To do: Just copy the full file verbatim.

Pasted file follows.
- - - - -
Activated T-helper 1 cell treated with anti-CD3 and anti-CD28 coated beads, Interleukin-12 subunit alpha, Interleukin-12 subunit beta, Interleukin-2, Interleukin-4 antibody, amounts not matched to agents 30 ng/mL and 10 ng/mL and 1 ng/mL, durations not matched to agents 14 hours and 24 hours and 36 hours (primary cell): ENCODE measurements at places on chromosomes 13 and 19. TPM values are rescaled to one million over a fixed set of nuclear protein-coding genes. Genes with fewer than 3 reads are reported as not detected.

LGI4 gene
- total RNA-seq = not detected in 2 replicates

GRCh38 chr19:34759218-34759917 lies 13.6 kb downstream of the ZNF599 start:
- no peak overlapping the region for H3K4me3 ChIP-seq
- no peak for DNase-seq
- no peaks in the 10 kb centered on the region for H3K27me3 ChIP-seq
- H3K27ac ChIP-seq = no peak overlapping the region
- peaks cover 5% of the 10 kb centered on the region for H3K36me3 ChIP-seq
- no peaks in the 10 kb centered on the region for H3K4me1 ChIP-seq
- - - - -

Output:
Activated T-helper 1 cell treated with anti-CD3 and anti-CD28 coated beads, Interleukin-12 subunit alpha, Interleukin-12 subunit beta, Interleukin-2, Interleukin-4 antibody, amounts not matched to agents 30 ng/mL and 10 ng/mL and 1 ng/mL, durations not matched to agents 14 hours and 24 hours and 36 hours (primary cell): ENCODE measurements at places on chromosomes 13 and 19. TPM values are rescaled to one million over a fixed set of nuclear protein-coding genes. Genes with fewer than 3 reads are reported as not detected.

LGI4 gene
- total RNA-seq = not detected in 2 replicates

GRCh38 chr19:34759218-34759917 lies 13.6 kb downstream of the ZNF599 start:
- no peak overlapping the region for H3K4me3 ChIP-seq
- no peak for DNase-seq
- no peaks in the 10 kb centered on the region for H3K27me3 ChIP-seq
- H3K27ac ChIP-seq = no peak overlapping the region
- peaks cover 5% of the 10 kb centered on the region for H3K36me3 ChIP-seq
- no peaks in the 10 kb centered on the region for H3K4me1 ChIP-seq